Also, "overnight democracy will empower the poor, indigenous majority. What happens is that under those circumstances, democracy doesn't do what we expect it to do – that is, reinforce markets. [Instead,] democracy leads to the emergence of manipulative politicians and demagogues who find that the best way to get votes is by scapegoating the minorities." She writes, "Ballot boxes brought Hitler
to power in Germany, Mugabe
to power in Zimbabwe, Milosevic
to power in Serbia — and could well bring the likes of Osama bin Laden
to power in Saudi Arabia."
Chua states that she is a "big fan of trying to promote markets and democracy globally," but that it should be accompanied by attempts to "redistribute the wealth, whether it's property title and giving poor people property, land reform ... Redistributive mechanisms are tough to have if you have so much corruption."
's other thesis
and her conclusions have been disputed by George Leef
of the John Locke Foundation
, who proposes that many other factors may account for ethnic violence, including the most simple motivation of pure racism
Leef includes in his review:
Nothing does more to reduce violence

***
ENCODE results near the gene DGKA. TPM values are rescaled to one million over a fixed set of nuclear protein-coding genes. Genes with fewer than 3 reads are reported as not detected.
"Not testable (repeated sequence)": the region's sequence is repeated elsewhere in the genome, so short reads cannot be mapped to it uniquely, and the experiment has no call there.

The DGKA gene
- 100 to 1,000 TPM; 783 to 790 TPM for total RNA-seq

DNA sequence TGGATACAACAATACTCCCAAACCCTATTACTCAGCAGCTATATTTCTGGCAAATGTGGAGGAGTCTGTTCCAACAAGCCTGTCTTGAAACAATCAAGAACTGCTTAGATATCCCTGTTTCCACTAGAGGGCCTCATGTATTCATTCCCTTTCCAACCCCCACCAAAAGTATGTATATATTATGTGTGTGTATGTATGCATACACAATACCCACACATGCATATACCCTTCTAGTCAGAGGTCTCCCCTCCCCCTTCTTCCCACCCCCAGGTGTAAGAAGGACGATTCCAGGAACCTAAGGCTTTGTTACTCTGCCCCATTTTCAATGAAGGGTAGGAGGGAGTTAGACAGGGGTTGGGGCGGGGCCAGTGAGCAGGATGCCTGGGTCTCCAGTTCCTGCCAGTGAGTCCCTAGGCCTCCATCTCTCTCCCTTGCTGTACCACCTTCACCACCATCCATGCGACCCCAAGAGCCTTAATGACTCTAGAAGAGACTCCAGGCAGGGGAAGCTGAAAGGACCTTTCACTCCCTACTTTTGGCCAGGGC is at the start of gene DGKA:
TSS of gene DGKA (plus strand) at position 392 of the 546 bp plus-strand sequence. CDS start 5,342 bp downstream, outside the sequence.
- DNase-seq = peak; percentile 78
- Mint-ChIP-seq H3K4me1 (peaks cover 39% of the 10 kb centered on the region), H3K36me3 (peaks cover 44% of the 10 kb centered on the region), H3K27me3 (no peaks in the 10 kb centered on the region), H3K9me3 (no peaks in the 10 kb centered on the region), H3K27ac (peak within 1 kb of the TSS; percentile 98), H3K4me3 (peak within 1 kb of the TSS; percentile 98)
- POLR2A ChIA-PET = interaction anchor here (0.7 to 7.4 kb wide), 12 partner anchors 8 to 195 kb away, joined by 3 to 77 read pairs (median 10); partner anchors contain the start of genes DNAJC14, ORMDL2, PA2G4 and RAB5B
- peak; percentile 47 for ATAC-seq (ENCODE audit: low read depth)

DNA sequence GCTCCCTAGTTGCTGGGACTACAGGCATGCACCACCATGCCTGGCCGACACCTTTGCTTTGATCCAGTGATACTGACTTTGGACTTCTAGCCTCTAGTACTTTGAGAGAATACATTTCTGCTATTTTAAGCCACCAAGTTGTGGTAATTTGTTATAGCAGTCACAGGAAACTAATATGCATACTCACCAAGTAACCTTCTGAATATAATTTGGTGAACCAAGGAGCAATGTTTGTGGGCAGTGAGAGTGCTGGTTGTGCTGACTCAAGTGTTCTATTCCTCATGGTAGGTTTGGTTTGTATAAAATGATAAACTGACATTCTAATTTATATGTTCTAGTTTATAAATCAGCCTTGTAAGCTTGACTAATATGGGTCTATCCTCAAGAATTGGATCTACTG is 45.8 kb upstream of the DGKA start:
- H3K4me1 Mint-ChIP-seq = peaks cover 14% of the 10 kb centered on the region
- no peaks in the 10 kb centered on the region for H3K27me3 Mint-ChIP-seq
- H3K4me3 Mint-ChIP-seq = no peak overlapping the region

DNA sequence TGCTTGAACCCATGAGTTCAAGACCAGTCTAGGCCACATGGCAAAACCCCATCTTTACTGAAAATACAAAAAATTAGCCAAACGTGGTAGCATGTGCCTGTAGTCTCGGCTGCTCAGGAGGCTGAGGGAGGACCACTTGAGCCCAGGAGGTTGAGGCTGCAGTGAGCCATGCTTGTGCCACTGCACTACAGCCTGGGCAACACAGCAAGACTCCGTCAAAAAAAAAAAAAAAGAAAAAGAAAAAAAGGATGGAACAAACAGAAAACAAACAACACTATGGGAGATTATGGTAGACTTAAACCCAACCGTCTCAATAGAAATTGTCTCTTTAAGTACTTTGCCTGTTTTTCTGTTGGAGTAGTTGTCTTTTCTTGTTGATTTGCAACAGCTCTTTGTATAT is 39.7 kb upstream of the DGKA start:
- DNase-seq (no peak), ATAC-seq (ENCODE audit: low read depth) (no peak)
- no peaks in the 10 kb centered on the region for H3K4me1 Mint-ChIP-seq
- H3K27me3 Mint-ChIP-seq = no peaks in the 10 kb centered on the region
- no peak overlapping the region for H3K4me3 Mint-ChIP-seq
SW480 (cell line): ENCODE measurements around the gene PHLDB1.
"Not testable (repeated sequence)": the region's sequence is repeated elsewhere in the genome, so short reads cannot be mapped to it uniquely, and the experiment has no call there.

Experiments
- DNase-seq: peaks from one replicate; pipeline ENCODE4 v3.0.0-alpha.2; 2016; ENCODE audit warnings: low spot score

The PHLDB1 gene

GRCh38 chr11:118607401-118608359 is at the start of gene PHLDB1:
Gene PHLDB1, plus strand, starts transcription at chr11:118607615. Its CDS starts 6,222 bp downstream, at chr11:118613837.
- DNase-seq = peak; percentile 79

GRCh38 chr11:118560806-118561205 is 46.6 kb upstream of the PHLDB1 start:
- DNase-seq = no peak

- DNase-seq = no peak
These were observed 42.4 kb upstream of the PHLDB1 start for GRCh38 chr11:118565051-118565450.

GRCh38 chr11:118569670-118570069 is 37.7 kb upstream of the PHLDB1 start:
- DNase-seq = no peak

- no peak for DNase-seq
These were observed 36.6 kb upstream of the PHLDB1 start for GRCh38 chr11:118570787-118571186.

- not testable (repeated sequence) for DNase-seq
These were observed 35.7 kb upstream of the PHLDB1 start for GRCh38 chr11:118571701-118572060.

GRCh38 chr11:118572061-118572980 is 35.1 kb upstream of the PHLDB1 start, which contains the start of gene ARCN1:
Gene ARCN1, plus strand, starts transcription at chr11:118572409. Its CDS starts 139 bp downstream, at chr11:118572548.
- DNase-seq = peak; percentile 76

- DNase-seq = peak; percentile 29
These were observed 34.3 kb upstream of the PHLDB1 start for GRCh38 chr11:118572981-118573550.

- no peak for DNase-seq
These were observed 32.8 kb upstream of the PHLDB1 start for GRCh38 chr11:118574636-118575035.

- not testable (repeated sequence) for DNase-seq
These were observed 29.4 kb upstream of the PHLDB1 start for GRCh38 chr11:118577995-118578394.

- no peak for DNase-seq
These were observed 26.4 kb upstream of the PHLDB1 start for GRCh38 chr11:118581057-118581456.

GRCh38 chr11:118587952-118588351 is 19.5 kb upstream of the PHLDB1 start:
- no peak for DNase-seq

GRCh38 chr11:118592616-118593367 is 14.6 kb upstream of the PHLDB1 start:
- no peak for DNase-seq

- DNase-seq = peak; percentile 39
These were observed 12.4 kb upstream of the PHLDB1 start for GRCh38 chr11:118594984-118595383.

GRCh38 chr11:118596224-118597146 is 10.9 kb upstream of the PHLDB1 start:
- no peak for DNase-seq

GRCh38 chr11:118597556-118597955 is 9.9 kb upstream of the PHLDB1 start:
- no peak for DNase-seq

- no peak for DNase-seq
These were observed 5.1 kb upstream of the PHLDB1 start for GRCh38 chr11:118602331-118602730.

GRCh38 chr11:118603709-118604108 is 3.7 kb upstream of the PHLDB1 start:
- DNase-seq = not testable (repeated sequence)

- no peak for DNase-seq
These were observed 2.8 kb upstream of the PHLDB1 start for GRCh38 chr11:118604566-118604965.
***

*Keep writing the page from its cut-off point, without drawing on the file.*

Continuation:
and many other social ills than the rising standards of living
alone makes possible. What a tragedy
it would be if nations
were to forego the tremendous long-run benefits of capitalism
out of fear that there might be violence
in the short-run against those who take advantage of business opportunities the earliest. All that World on Fire
proves in the end is that governments
cannot be depended upon to prevent violence
against people who have been, for whatever reason, demonized by others. That's nothing new.
By contrast, our analysis shows that what has been observed in recent decades may simply be more of the same old story. Although history
never repeats itself, the same process patterns may be operating at different times and in different historical contexts (cf. Collier and Mazzuca 2006). The dismemberment of empire and the formation of the nation-state
have led to wars since the time of Napoleon
. The patterns of warfare in the Caucasus and the Balkans in the 1990s resemble those on the Indian sub-continent in the 1940s, those of Eastern Europe
during and after World War I
, and so on. The return of the "Macedonian syndrome," as Myron Weiner
(1971) has called the intermingling of ethnic conflict and irredentist